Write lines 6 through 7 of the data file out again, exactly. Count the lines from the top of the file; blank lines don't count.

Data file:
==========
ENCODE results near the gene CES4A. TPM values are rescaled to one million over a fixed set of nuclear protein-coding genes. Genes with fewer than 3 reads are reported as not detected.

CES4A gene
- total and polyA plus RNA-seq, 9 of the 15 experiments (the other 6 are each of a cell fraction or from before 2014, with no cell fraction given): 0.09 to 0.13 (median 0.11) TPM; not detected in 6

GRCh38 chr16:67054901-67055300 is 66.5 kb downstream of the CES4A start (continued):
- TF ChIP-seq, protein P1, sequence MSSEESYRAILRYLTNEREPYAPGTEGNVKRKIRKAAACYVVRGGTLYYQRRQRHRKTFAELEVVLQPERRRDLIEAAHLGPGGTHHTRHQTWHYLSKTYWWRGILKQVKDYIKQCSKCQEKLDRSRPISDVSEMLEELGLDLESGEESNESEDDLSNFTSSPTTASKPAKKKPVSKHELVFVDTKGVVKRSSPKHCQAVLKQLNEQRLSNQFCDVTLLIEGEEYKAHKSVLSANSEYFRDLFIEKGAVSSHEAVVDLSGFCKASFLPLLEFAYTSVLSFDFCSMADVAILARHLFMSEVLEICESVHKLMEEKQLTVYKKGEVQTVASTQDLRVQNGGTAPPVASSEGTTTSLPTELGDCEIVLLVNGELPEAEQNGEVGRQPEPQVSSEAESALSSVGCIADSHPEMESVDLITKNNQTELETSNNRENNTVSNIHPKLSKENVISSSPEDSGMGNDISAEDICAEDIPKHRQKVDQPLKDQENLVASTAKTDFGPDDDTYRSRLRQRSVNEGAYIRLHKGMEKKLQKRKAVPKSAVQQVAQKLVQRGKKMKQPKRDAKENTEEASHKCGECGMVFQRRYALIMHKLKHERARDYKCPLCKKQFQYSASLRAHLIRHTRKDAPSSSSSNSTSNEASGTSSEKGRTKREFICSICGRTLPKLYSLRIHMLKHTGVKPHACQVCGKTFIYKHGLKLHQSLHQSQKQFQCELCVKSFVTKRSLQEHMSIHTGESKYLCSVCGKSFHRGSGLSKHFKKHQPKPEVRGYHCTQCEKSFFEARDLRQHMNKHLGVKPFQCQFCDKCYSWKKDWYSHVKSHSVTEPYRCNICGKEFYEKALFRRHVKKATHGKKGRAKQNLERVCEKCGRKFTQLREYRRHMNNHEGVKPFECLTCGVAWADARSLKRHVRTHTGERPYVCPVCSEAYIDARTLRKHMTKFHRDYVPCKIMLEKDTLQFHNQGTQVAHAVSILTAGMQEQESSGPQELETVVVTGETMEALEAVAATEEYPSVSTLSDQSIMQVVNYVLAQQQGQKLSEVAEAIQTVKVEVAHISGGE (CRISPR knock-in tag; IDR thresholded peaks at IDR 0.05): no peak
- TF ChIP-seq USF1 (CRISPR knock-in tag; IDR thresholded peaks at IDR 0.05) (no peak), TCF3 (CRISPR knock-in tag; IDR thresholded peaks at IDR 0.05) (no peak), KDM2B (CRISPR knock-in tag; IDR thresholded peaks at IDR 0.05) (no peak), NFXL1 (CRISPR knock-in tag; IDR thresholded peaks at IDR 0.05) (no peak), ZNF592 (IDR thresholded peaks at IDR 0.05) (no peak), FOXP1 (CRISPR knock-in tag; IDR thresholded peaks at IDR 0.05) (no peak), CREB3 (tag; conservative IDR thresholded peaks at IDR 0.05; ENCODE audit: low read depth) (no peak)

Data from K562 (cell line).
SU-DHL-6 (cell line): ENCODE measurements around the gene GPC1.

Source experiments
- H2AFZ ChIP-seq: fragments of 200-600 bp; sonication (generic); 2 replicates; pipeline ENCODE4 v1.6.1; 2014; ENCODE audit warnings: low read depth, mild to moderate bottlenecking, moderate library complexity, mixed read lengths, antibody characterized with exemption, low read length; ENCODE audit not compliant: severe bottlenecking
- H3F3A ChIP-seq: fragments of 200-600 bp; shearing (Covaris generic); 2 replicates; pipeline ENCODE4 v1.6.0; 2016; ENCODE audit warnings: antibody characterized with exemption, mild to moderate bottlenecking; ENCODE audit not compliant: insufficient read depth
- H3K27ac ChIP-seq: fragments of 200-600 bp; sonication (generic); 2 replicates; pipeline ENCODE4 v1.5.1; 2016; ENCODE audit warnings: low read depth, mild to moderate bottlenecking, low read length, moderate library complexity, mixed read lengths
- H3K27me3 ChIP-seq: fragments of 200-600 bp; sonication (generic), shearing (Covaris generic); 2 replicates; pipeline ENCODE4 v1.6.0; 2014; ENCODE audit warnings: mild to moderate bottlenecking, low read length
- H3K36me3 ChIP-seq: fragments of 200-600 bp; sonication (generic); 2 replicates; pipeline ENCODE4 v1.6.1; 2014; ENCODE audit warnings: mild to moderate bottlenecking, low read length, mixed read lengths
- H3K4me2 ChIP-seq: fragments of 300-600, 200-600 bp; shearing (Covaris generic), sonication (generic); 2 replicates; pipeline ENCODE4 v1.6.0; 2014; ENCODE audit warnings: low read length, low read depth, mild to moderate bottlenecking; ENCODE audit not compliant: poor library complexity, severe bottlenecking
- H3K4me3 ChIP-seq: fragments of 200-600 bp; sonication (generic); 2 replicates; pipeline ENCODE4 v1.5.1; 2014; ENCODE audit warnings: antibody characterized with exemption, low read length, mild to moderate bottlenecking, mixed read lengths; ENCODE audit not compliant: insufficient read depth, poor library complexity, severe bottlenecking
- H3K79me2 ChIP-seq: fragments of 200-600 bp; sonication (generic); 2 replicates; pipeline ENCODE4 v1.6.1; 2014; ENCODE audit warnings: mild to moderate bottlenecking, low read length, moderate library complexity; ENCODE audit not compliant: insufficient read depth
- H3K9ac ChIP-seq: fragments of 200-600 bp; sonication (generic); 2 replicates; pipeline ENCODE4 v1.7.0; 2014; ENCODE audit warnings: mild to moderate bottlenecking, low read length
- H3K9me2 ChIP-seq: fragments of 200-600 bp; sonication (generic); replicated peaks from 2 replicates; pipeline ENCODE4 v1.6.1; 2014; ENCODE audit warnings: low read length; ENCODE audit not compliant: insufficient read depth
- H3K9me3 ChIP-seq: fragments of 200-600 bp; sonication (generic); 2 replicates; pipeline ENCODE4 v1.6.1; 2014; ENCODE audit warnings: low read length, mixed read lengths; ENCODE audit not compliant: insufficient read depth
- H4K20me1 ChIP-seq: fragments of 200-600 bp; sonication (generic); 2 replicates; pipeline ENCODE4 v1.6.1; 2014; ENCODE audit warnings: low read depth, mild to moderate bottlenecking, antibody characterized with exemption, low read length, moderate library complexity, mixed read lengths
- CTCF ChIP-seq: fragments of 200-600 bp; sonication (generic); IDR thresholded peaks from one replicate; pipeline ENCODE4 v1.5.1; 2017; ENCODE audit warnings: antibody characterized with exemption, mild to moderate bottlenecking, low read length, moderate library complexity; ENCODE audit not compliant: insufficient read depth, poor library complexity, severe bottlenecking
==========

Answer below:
- TF ChIP-seq USF1 (CRISPR knock-in tag; IDR thresholded peaks at IDR 0.05) (no peak), TCF3 (CRISPR knock-in tag; IDR thresholded peaks at IDR 0.05) (no peak), KDM2B (CRISPR knock-in tag; IDR thresholded peaks at IDR 0.05) (no peak), NFXL1 (CRISPR knock-in tag; IDR thresholded peaks at IDR 0.05) (no peak), ZNF592 (IDR thresholded peaks at IDR 0.05) (no peak), FOXP1 (CRISPR knock-in tag; IDR thresholded peaks at IDR 0.05) (no peak), CREB3 (tag; conservative IDR thresholded peaks at IDR 0.05; ENCODE audit: low read depth) (no peak)

Data from K562 (cell line).